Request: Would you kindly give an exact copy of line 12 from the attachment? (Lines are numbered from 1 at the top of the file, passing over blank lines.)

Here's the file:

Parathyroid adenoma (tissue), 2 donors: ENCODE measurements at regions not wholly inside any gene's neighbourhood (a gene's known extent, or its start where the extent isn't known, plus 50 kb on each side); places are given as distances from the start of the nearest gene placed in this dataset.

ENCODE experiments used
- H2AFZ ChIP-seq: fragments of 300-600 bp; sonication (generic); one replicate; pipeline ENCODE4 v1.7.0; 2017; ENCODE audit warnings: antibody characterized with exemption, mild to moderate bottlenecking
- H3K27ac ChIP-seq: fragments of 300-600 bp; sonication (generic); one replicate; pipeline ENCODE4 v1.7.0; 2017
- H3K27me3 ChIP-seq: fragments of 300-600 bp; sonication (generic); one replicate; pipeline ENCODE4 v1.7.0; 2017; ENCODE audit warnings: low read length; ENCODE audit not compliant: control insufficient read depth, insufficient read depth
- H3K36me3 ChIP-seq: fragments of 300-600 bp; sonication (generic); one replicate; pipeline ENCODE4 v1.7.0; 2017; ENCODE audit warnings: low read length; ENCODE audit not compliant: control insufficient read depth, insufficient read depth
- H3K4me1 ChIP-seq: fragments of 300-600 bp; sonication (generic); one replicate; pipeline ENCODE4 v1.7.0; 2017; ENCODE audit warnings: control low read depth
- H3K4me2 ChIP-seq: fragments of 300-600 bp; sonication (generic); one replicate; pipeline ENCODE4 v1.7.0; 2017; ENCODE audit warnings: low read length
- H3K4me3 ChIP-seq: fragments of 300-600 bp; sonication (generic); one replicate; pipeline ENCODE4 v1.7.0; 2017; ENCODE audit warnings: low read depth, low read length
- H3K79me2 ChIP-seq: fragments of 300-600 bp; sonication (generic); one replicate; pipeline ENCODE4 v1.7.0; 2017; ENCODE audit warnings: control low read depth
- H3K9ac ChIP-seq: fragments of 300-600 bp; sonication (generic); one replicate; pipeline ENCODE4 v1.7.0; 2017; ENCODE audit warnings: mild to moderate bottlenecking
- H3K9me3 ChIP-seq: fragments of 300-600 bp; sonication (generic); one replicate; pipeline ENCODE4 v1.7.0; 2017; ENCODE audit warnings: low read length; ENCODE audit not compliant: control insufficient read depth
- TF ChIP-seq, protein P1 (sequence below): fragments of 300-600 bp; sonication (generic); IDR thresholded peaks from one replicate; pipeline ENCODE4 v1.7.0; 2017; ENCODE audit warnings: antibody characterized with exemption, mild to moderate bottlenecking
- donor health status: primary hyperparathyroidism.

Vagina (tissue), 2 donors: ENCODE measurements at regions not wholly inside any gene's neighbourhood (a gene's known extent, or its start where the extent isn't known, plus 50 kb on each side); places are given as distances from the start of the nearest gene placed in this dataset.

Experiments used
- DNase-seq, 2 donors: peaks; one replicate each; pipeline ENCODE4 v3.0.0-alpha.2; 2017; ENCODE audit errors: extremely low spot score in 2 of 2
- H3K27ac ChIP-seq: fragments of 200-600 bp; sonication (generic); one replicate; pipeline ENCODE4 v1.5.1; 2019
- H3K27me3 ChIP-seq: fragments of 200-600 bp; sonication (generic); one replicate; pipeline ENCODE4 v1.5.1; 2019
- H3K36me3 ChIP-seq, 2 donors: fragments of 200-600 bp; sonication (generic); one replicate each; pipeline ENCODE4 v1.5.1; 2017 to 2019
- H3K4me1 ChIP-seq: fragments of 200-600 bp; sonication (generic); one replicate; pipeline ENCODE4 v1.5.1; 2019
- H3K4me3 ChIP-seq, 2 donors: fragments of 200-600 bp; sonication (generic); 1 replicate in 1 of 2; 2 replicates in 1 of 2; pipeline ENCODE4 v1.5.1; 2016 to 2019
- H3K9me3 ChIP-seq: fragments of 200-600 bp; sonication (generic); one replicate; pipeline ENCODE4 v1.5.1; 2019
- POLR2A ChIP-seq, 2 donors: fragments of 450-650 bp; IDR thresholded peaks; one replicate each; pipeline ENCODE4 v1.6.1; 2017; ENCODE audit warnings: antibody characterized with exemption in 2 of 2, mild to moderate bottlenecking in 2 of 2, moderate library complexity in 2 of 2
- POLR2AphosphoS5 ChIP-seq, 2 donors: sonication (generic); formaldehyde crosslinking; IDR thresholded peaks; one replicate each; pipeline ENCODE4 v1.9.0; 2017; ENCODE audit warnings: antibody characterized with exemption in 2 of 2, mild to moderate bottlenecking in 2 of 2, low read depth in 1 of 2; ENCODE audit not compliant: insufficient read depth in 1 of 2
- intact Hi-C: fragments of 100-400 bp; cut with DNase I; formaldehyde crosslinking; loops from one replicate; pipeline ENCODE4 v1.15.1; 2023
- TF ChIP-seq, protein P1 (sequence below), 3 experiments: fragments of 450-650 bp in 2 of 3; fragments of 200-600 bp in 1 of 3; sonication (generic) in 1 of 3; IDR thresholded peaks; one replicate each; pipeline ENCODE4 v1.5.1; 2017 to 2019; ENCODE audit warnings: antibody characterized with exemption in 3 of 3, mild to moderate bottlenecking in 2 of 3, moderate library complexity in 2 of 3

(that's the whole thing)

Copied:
- H3K9me3 ChIP-seq: fragments of 300-600 bp; sonication (generic); one replicate; pipeline ENCODE4 v1.7.0; 2017; ENCODE audit warnings: low read length; ENCODE audit not compliant: control insufficient read depth